The “living wills” process for resolving the largest U.S. financial institutions has proven “enormously helpful” to both firms and regulators, but there is more work to be done in four particular areas to improve the “resolvability” of the large companies, the head of the federal deposit insurance agency said Friday.
In remarks to the Wharton School at the University of Pennsylvania, Federal Deposit Insurance Corp. (FDIC) Board Chairman Martin Gruenberg said federal banking agencies in December identified four areas in which work is needed to be done by all eight of the U.S. Global Systemically Important Banks (GSIBs) to continue improving resolvability. Those are, he said: intra-group liquidity; internal loss-absorbing capacity; derivatives; and payment, clearing, and settlement activities.
“Given the size and complexity of these firms and the uncertainty of market developments, there are inherent challenges and uncertainties associated with the resolution of a systemically important financial institution,” he said. “It is worth keeping in mind that we have not yet executed an orderly resolution of a financial institution of systemic consequence either under bankruptcy or the Orderly Liquidation Authority. We should therefore be cautious about making heroic statements.”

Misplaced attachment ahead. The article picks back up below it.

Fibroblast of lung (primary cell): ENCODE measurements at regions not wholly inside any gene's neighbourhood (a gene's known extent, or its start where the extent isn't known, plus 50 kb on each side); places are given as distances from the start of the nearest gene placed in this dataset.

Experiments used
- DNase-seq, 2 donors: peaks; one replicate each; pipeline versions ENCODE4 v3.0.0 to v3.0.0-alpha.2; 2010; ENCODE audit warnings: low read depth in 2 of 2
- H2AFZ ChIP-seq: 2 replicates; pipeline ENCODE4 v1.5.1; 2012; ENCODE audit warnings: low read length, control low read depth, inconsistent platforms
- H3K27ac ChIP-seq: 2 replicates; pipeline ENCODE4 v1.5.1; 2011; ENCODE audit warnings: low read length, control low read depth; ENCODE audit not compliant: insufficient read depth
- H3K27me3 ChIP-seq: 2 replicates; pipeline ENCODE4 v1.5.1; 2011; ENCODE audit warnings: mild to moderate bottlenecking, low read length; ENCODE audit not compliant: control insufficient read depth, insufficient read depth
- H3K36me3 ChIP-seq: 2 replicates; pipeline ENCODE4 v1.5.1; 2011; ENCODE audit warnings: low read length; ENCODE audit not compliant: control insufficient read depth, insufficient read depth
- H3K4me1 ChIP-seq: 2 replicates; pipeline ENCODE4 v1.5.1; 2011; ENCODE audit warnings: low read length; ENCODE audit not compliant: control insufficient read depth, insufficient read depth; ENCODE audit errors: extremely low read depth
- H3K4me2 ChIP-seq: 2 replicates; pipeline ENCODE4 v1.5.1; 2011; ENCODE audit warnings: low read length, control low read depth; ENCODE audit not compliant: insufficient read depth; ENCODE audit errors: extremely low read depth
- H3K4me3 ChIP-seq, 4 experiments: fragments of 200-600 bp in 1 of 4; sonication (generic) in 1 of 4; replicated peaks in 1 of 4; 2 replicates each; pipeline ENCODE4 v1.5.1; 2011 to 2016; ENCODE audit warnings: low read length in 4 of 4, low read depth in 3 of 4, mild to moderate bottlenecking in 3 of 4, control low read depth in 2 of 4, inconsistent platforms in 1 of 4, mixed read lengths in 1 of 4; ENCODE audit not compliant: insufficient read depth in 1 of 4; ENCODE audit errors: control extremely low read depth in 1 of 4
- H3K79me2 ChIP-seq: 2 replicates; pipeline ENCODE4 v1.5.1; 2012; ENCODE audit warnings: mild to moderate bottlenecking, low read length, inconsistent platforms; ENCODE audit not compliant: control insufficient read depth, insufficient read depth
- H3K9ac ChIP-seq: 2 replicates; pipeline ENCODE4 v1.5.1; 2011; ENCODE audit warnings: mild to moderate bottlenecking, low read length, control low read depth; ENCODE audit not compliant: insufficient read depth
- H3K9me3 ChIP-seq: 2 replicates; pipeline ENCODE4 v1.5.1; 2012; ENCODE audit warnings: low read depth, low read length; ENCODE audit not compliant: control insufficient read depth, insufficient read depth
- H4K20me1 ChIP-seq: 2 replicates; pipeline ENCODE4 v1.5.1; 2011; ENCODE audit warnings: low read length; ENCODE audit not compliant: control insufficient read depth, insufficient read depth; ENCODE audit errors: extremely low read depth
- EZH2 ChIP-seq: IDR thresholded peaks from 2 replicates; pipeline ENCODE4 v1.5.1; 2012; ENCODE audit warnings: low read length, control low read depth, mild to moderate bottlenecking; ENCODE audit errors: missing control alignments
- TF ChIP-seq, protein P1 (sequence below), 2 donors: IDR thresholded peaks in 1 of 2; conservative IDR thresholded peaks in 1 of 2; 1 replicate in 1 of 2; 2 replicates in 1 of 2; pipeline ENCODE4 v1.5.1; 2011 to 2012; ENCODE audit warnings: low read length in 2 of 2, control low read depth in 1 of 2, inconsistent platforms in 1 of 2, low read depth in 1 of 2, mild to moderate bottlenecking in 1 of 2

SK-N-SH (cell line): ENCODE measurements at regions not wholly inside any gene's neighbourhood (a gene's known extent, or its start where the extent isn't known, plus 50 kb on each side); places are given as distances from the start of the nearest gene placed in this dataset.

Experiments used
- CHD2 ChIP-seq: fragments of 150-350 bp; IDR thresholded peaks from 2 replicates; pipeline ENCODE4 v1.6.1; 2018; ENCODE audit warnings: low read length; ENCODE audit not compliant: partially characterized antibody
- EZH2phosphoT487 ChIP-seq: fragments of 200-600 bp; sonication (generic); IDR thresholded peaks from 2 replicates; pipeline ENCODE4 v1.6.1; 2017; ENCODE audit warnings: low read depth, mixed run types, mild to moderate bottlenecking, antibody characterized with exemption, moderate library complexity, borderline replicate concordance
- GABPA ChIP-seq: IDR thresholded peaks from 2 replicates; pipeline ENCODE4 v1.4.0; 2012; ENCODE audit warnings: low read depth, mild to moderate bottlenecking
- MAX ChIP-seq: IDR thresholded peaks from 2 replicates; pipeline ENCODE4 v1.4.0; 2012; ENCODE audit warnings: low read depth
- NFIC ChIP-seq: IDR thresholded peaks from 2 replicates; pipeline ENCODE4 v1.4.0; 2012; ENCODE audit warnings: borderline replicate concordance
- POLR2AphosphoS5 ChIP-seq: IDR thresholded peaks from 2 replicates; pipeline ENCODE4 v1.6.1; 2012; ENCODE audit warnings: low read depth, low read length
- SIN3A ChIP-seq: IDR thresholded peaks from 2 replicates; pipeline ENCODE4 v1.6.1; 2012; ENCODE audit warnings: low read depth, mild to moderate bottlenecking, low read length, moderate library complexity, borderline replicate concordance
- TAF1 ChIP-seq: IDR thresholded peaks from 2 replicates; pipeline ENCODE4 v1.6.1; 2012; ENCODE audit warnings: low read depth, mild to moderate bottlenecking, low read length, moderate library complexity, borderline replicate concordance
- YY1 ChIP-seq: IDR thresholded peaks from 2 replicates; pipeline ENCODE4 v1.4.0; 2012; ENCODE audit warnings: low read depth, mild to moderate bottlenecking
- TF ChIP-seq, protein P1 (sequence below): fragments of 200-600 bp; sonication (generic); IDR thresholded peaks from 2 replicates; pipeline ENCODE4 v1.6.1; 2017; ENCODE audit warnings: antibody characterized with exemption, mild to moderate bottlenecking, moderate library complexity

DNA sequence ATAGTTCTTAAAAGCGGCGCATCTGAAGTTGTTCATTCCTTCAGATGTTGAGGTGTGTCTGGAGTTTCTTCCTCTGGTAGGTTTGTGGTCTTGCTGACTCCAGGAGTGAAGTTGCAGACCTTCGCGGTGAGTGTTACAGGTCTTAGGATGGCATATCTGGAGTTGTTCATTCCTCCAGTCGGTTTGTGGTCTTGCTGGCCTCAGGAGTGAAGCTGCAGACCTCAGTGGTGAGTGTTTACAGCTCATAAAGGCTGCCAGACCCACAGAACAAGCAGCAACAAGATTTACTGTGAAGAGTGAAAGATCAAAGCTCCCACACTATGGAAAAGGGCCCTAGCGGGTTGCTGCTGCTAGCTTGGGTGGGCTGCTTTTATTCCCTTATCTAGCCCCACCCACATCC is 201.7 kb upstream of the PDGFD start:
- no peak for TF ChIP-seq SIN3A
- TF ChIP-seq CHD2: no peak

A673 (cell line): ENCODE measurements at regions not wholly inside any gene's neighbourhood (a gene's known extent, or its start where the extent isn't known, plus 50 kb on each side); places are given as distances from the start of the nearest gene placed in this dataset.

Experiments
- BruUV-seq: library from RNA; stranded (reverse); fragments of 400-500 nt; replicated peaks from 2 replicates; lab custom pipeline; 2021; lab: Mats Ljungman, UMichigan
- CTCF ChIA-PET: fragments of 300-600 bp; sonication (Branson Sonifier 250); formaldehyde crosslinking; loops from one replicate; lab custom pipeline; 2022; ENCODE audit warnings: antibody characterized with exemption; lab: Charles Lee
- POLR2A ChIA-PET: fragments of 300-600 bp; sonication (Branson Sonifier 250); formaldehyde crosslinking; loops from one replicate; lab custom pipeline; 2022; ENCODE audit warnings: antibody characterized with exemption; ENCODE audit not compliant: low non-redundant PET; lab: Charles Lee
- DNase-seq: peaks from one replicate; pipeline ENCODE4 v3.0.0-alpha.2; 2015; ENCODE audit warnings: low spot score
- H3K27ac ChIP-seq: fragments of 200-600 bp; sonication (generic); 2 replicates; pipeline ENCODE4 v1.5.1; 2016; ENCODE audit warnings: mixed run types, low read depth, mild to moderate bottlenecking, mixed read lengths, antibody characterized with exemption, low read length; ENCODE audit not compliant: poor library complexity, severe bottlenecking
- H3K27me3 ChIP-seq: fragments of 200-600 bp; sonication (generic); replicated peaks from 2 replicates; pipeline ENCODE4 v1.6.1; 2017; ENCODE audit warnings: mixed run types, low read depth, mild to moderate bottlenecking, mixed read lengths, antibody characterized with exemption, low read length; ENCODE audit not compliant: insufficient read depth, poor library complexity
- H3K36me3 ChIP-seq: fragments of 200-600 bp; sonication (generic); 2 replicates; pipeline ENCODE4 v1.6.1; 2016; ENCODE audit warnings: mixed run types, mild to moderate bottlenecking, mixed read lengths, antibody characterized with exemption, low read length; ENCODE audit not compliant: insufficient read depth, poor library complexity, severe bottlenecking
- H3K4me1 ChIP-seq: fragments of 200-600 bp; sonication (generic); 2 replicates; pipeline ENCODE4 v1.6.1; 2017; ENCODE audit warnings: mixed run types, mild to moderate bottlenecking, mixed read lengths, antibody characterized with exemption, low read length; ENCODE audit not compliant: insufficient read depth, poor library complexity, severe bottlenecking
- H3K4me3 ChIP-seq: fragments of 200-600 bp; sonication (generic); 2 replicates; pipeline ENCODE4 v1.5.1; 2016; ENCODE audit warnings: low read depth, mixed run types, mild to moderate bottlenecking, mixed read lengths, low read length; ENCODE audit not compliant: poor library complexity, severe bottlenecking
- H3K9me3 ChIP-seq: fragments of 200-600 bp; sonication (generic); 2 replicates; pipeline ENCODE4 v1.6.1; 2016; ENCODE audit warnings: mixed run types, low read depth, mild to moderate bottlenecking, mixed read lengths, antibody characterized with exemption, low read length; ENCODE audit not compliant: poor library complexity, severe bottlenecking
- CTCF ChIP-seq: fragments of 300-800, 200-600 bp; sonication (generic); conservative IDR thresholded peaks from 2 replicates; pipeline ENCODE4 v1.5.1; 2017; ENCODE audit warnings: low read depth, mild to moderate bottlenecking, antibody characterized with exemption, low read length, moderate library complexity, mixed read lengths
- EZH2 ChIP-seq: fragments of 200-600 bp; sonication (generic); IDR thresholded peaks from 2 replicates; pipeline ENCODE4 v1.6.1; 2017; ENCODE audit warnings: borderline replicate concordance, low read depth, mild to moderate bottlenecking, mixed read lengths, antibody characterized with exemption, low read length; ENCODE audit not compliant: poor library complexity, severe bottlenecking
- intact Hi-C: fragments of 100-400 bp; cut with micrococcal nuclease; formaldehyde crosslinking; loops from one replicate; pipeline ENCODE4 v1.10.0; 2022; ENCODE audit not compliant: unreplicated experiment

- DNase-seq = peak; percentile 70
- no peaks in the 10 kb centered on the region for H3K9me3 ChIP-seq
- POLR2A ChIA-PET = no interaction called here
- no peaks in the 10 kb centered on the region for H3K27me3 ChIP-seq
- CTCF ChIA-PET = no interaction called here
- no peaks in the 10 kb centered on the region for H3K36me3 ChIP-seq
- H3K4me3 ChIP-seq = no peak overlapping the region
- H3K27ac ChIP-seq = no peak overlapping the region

Gruenberg acknowledged that times have changed since the financial crisis in 2008, and that “options and tools” now exist providing “a path far better” than existed 10 years ago. Those include: ensuring that a systemic firm can fail; shareholders, creditors, and management of firms bearing the consequences of their decisions; and preserving financial stability during times of stress without taxpayer bailouts.
In other remarks, Gruenberg said that much of his tenure at the FDIC “has been spent responding to and working to avoid another financial crisis.” That tenure will come to an end, likely soon, once FDIC Chair nominee Jelena McWilliams is confirmed by the Senate, which has been recommended by the Senate Banking Committee.